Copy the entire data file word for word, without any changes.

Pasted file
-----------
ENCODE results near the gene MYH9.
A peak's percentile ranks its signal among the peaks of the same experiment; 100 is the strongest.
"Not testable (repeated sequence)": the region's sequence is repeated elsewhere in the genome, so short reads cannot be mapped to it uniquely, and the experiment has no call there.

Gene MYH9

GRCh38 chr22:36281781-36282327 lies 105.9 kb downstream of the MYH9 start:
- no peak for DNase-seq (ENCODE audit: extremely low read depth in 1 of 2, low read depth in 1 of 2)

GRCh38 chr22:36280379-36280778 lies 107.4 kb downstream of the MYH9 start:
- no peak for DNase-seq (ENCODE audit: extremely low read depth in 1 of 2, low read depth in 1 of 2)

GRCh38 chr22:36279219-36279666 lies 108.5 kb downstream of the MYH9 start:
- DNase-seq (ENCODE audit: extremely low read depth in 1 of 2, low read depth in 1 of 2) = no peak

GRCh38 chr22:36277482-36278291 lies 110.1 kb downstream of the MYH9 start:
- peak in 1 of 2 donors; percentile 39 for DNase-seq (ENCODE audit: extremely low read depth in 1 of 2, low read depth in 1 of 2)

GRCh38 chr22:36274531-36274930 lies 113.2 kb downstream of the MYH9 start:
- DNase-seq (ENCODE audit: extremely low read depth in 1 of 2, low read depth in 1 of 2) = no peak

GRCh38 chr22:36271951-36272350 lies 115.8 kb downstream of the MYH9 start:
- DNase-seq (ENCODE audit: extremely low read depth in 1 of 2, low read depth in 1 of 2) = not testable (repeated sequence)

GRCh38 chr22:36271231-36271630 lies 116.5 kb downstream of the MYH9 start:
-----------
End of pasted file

ENCODE results near the gene MYH9.
A peak's percentile ranks its signal among the peaks of the same experiment; 100 is the strongest.
"Not testable (repeated sequence)": the region's sequence is repeated elsewhere in the genome, so short reads cannot be mapped to it uniquely, and the experiment has no call there.

Gene MYH9

GRCh38 chr22:36281781-36282327 lies 105.9 kb downstream of the MYH9 start:
- no peak for DNase-seq (ENCODE audit: extremely low read depth in 1 of 2, low read depth in 1 of 2)

GRCh38 chr22:36280379-36280778 lies 107.4 kb downstream of the MYH9 start:
- no peak for DNase-seq (ENCODE audit: extremely low read depth in 1 of 2, low read depth in 1 of 2)

GRCh38 chr22:36279219-36279666 lies 108.5 kb downstream of the MYH9 start:
- DNase-seq (ENCODE audit: extremely low read depth in 1 of 2, low read depth in 1 of 2) = no peak

GRCh38 chr22:36277482-36278291 lies 110.1 kb downstream of the MYH9 start:
- peak in 1 of 2 donors; percentile 39 for DNase-seq (ENCODE audit: extremely low read depth in 1 of 2, low read depth in 1 of 2)

GRCh38 chr22:36274531-36274930 lies 113.2 kb downstream of the MYH9 start:
- DNase-seq (ENCODE audit: extremely low read depth in 1 of 2, low read depth in 1 of 2) = no peak

GRCh38 chr22:36271951-36272350 lies 115.8 kb downstream of the MYH9 start:
- DNase-seq (ENCODE audit: extremely low read depth in 1 of 2, low read depth in 1 of 2) = not testable (repeated sequence)

GRCh38 chr22:36271231-36271630 lies 116.5 kb downstream of the MYH9 start: